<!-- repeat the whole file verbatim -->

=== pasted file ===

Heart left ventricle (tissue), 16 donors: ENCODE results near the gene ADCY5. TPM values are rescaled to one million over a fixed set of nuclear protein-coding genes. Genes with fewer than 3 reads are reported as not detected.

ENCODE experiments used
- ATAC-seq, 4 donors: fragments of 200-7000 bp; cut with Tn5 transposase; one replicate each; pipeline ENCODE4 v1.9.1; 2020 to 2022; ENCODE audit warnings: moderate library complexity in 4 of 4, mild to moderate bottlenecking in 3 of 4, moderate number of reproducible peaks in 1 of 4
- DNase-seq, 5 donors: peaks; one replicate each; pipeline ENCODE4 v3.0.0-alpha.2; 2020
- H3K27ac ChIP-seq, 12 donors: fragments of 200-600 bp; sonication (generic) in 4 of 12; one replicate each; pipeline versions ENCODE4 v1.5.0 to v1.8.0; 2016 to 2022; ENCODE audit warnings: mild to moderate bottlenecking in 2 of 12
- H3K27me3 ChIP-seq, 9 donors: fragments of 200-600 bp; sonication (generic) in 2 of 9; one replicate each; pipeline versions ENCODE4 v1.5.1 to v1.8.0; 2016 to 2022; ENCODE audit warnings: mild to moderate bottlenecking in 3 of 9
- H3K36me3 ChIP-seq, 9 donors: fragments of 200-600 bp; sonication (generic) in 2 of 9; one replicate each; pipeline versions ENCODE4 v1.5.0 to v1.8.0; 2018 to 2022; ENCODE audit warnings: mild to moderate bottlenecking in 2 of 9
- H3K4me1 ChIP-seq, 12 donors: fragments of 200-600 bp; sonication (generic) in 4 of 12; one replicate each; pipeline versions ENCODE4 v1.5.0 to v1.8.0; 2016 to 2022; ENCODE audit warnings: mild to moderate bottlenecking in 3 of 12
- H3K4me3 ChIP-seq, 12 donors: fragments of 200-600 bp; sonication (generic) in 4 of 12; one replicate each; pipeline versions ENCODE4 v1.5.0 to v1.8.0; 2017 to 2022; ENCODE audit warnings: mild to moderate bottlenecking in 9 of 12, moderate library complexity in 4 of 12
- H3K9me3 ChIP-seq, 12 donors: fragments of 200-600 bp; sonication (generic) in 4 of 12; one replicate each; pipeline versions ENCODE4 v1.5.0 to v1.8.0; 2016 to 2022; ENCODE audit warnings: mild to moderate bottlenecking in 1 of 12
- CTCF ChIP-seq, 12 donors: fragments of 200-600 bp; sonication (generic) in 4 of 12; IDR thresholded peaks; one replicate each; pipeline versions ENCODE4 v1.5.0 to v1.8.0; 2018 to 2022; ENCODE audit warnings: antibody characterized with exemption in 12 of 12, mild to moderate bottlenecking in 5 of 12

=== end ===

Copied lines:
Heart left ventricle (tissue), 16 donors: ENCODE results near the gene ADCY5. TPM values are rescaled to one million over a fixed set of nuclear protein-coding genes. Genes with fewer than 3 reads are reported as not detected.

ENCODE experiments used
- ATAC-seq, 4 donors: fragments of 200-7000 bp; cut with Tn5 transposase; one replicate each; pipeline ENCODE4 v1.9.1; 2020 to 2022; ENCODE audit warnings: moderate library complexity in 4 of 4, mild to moderate bottlenecking in 3 of 4, moderate number of reproducible peaks in 1 of 4
- DNase-seq, 5 donors: peaks; one replicate each; pipeline ENCODE4 v3.0.0-alpha.2; 2020
- H3K27ac ChIP-seq, 12 donors: fragments of 200-600 bp; sonication (generic) in 4 of 12; one replicate each; pipeline versions ENCODE4 v1.5.0 to v1.8.0; 2016 to 2022; ENCODE audit warnings: mild to moderate bottlenecking in 2 of 12
- H3K27me3 ChIP-seq, 9 donors: fragments of 200-600 bp; sonication (generic) in 2 of 9; one replicate each; pipeline versions ENCODE4 v1.5.1 to v1.8.0; 2016 to 2022; ENCODE audit warnings: mild to moderate bottlenecking in 3 of 9
- H3K36me3 ChIP-seq, 9 donors: fragments of 200-600 bp; sonication (generic) in 2 of 9; one replicate each; pipeline versions ENCODE4 v1.5.0 to v1.8.0; 2018 to 2022; ENCODE audit warnings: mild to moderate bottlenecking in 2 of 9
- H3K4me1 ChIP-seq, 12 donors: fragments of 200-600 bp; sonication (generic) in 4 of 12; one replicate each; pipeline versions ENCODE4 v1.5.0 to v1.8.0; 2016 to 2022; ENCODE audit warnings: mild to moderate bottlenecking in 3 of 12
- H3K4me3 ChIP-seq, 12 donors: fragments of 200-600 bp; sonication (generic) in 4 of 12; one replicate each; pipeline versions ENCODE4 v1.5.0 to v1.8.0; 2017 to 2022; ENCODE audit warnings: mild to moderate bottlenecking in 9 of 12, moderate library complexity in 4 of 12
- H3K9me3 ChIP-seq, 12 donors: fragments of 200-600 bp; sonication (generic) in 4 of 12; one replicate each; pipeline versions ENCODE4 v1.5.0 to v1.8.0; 2016 to 2022; ENCODE audit warnings: mild to moderate bottlenecking in 1 of 12
- CTCF ChIP-seq, 12 donors: fragments of 200-600 bp; sonication (generic) in 4 of 12; IDR thresholded peaks; one replicate each; pipeline versions ENCODE4 v1.5.0 to v1.8.0; 2018 to 2022; ENCODE audit warnings: antibody characterized with exemption in 12 of 12, mild to moderate bottlenecking in 5 of 12